Logo
Logo
Logo
Logo
Logo
Logo
Logo

Exercise Your Child’s Brain This Summer at Treehouse

“Summer Slide” sounds like a fun activity, but in reality it represents the learning loss many children experience during the months when they are not in school. Research by John Hopkins University showed that children can lose a month or more in their skills as measured on academic tests in reading and math. That the decline is far worse for children from lower-income households. Summer learning loss appears to be cumulative, too, and over time can make a huge difference in achievement levels in school.

The Campaign for Grade-Level Reading, a collaborative effort among dozens of foundations, lists summer learning loss as one of the three major obstacles to reading proficiency at the end of 3rd grade. The others are children starting kindergarten unprepared to succeed (Learn more about our “Get Ready for Kindergarten with Miss Bindergarten” initiative by clicking here.) and chronic absenteeism in the early grades. This early learning gap has far-reaching negative consequences. According to a recent study by the Annie E. Casey Foundation, “one in six children who are not reading proficiently in 3rd grade do not graduate from high school on time, a rate four times greater than that for proficient readers.”

Quality, fun enrichment programming in the summer months – the kind offered daily at Treehouse – can help students practice skills they learned in reading, math, science, and social studies classes, and introduce them to new ideas and skills, too. The “Summer Stretch” program at Treehouse is free with admission or membership, and includes a variety of activities every day during June, July, and August. Children at Treehouse have so much fun learning new vocabulary words, playing counting games from other countries, and performing simple science experiments with staff, that they don’t even realize they are exercising the most important part of their bodies – their brains. Brains aren’t muscle, except for a tiny bit. Brains are “gray and white matter,” but just like our muscles, the evidence suggests that stimulating our brains improves brain functions in adults and children.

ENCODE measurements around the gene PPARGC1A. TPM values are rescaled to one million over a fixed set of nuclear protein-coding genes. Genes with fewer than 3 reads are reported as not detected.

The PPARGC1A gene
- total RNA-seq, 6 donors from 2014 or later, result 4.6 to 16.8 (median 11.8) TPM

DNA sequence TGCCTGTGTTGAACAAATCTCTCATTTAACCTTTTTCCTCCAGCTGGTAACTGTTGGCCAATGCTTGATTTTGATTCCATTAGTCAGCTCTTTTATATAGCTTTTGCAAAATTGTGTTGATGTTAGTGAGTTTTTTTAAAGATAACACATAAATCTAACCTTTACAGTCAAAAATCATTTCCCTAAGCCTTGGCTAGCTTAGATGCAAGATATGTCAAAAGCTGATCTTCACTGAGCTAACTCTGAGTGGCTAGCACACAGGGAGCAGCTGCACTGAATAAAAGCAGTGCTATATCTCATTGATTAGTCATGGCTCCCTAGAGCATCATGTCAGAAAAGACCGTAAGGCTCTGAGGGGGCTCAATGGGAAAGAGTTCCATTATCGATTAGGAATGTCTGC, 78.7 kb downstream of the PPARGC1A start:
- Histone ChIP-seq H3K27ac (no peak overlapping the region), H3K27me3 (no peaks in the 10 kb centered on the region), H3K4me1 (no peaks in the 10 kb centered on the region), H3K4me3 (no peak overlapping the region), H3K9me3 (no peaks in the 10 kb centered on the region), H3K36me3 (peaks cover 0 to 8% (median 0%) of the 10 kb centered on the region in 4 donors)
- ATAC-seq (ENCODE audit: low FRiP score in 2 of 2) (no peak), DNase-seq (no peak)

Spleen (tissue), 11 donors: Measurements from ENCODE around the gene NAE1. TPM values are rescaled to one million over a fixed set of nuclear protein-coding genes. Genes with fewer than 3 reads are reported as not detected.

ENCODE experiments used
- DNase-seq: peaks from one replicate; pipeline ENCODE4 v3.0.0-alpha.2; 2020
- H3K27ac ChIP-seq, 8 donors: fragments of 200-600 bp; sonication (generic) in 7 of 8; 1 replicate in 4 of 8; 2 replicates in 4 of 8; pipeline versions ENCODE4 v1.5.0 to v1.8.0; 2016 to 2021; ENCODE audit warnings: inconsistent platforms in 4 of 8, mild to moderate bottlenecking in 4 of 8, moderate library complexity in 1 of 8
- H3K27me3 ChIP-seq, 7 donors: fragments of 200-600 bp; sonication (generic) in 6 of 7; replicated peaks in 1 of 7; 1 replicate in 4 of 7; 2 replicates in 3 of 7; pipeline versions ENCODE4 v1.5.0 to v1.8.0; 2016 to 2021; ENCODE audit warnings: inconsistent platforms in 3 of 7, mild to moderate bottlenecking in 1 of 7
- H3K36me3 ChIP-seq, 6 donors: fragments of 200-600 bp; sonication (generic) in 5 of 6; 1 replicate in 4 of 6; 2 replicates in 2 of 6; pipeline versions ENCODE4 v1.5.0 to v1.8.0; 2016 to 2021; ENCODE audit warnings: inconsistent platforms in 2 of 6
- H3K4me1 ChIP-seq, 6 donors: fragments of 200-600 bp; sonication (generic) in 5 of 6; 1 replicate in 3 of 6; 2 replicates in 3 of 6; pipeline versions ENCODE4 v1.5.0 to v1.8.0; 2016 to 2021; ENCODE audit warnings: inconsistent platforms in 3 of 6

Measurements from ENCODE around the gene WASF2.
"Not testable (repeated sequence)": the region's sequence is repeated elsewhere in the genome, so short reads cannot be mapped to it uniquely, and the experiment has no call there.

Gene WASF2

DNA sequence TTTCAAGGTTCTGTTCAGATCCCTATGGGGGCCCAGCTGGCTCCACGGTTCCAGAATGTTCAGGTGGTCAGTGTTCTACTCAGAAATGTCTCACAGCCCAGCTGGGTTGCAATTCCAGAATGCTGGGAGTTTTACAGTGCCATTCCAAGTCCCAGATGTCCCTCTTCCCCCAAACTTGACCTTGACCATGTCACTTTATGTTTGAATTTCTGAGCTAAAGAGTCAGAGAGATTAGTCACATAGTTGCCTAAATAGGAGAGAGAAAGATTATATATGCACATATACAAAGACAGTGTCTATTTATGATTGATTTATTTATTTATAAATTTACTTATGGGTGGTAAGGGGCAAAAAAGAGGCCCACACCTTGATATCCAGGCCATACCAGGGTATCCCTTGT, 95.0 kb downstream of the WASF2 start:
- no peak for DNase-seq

Treehouse staff and Board encourage parents and grandparents to keep the learning going at home and stimulate those brains by reading aloud with your children to build listening skills, spark imaginations, and increase vocabulary. Find fun new places to read around your home, both inside and out, at a local park, or at Treehouse. (Have you tried reading a book in the Ger or inside the Doll House? They are great places to share a book and their lots of good reads in every exhibit area.) Parents and grandparents can play lots of games with children, board games, card games, any game that has a problem that has to be solved. Families can use car time to practice counting and alphabet letter recognition. Cook with your child and practice following directions and learning fractions and measurement skills. Practice writing skills by encouraging children to write letters to relatives or to send a note on a postcard. Buy or make a “Summer Journal” for your child to write and draw pictures in about all the great things your family does this summer.